I need help getting started with a literary analysis of a short story, "How to Date A Brown Girl, Black Girl, White Girl, or Halfie" by Junot Diaz from his novel Drown. How do setting and atmosphere impact a reader, and how do they impact the overall experience of the short story? 

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The question specifically asks about setting and atmosphere. Generally speaking, setting and atmosphere are major components of a story's mood. Mood is the general feeling that a piece of literature gives to readers. The setting of this story is Yunior's apartment and immediate neighborhood, and neither of these places is "high class." The narrator is from the poorer part of town, and he is self-conscious about what a potential date of his might think of him based on his apartment, neighborhood, and chosen date locations. As he talks about his womanizing tactics and setting manipulation, the reader cannot help but feel a bit embarrassed and nauseated. The reader is likely to feel embarrassed because we are seeing the world through Yunior's eyes. His embarrassment easily becomes our embarrassment, and it is a very relatable feeling. Most readers have likely felt embarrassed by something in their home or workplace at one point or another. As for nausea, that feeling should come when the narrator talks about how to manipulate his surroundings in order to "get the girl." He does not seem to care about who these ladies are. He cares about what he can get from them.

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In "How to date a brown girl (black girl, white girl, or halfie)" by Junot Diaz, the main character, Yunior, creates both mood and meaning for the story as he describes his apartment and the surrounding neighborhoods.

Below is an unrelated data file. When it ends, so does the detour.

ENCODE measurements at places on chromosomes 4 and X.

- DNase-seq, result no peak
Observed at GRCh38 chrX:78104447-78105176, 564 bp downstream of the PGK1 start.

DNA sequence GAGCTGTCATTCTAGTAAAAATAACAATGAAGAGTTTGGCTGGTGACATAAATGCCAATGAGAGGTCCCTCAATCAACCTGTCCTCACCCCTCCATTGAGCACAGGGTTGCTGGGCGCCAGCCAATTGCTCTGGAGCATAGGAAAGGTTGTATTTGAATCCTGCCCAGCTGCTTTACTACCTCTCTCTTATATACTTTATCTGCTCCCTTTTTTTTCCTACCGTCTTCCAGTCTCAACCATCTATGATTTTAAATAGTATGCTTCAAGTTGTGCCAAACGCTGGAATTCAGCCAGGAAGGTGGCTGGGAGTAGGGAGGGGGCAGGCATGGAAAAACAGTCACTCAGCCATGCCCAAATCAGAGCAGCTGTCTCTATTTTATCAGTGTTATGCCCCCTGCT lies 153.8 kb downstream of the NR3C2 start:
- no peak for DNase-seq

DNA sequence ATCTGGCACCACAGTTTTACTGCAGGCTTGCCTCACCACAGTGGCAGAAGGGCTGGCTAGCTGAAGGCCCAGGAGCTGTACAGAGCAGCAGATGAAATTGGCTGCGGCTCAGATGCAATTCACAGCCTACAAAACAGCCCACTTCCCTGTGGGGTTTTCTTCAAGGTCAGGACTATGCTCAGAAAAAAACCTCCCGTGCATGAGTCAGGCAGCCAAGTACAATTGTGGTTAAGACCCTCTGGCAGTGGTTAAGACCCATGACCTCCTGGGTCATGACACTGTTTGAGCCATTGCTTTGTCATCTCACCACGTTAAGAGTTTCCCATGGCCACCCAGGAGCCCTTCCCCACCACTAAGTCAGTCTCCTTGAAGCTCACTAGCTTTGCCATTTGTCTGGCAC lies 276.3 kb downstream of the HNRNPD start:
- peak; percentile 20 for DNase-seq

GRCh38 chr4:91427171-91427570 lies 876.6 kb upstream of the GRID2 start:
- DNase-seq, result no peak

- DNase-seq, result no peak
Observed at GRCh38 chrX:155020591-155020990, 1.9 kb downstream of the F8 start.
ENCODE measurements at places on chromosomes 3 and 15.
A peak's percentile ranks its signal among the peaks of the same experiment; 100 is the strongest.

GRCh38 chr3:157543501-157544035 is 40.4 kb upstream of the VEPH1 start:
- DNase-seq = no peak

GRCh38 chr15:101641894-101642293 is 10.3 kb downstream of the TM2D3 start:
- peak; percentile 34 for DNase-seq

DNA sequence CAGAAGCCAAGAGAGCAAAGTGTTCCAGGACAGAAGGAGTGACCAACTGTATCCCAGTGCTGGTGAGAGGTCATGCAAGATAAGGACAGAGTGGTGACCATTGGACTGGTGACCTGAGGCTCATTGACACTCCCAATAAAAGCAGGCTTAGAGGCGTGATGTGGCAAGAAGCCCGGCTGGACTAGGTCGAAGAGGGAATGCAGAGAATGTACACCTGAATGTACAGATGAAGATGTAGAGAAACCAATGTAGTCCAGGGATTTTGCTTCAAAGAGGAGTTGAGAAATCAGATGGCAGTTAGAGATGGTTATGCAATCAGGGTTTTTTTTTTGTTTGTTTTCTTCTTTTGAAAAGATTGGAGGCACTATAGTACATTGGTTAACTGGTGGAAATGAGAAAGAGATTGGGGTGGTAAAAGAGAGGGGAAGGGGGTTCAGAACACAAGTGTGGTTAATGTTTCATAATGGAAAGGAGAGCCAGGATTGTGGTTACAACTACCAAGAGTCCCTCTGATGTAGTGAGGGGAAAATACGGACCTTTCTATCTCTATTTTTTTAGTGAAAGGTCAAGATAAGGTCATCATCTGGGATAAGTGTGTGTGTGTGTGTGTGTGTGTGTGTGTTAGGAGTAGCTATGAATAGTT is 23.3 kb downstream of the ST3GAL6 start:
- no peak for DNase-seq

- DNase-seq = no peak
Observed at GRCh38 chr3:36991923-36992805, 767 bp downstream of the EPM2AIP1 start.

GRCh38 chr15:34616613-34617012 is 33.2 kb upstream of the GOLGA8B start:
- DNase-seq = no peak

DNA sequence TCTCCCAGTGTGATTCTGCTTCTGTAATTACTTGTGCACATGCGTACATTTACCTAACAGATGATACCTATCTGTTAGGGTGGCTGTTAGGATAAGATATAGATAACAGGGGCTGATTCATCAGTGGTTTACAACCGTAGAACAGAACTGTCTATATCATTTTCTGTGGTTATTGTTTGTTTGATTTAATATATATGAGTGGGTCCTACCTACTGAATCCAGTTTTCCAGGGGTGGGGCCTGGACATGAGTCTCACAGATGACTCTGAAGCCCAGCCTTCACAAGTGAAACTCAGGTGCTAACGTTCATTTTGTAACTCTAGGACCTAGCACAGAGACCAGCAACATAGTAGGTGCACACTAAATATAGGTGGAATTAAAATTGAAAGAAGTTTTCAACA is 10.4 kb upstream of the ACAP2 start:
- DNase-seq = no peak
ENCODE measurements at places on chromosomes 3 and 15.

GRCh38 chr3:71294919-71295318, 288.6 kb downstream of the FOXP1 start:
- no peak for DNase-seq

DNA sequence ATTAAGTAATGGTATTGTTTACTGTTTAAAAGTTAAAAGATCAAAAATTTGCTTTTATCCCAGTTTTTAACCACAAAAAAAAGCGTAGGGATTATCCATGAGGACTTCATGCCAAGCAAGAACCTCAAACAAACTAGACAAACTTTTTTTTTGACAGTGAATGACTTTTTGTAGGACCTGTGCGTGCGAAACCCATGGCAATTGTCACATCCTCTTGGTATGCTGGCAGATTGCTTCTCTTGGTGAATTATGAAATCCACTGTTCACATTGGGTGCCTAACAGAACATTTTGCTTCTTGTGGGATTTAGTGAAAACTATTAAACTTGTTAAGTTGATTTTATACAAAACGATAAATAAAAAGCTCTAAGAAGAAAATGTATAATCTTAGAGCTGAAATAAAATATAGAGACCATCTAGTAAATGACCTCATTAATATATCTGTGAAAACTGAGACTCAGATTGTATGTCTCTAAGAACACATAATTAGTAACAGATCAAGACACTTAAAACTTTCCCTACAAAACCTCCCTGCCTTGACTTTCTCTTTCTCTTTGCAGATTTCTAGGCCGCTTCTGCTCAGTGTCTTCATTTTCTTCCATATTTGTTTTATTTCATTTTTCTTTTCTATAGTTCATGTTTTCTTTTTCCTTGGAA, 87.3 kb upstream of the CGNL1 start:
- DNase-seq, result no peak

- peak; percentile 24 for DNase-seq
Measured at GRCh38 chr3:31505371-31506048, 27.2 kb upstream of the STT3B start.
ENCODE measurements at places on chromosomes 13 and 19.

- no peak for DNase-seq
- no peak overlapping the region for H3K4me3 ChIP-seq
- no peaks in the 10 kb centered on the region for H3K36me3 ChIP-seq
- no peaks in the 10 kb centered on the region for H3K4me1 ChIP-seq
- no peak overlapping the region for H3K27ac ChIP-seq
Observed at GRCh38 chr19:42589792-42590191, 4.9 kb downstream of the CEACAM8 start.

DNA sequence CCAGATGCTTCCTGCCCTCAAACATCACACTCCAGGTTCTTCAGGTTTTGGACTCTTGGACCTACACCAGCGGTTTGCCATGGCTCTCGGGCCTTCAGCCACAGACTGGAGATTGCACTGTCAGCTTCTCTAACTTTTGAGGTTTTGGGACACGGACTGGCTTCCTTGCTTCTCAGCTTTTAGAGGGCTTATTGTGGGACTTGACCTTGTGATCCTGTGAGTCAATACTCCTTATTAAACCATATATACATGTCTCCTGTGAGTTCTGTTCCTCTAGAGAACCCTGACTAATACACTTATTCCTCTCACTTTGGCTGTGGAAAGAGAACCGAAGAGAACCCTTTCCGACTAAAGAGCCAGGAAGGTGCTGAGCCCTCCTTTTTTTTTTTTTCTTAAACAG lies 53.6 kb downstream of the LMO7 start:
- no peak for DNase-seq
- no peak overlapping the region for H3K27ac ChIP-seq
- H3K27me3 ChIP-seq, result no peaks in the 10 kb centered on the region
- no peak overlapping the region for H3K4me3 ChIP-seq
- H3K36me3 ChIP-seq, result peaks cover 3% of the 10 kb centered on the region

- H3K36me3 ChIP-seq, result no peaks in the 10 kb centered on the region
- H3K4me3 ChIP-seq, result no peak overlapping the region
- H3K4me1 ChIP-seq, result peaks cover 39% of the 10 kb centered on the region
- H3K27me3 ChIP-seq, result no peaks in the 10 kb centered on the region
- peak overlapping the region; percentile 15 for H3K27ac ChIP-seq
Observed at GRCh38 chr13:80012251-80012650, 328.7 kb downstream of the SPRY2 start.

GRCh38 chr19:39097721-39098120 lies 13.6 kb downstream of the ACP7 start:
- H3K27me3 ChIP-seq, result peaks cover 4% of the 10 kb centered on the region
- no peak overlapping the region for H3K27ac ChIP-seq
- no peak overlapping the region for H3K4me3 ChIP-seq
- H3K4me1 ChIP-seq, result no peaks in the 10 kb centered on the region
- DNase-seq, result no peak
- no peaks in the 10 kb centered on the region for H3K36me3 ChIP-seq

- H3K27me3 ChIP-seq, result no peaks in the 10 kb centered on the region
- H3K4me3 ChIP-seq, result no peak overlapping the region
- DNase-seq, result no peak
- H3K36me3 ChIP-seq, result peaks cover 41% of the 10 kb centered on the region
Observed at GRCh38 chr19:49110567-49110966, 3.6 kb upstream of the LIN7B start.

The reader feels the embarrassment Yunior feels as he prepares the apartment. Yunior defines the steps he takes to ready the apartment for his date. He cleans the bathroom, removes pictures from the wall, and hides the government issue cheese. The reader can see he does not want the girl, no matter what her race is, to see the signs of poverty or the attachment to the past. “Take down any embarrassing photos of your family in the campo, especially the one with the halfnaked kids dragging a goat on a rope leash.”

He has rules for preparing for the date depending on which neighborhood the girl is coming from, and which race she is. Yunior describes the appropriate restaurant to take the girls to for dinner. He describes how a girl’s home neighborhood or race will create expectations for a restaurant whether it is Wendy’s or the local diner, El Cibao. The description of the various settings brings the reader into the mind of Yunior.

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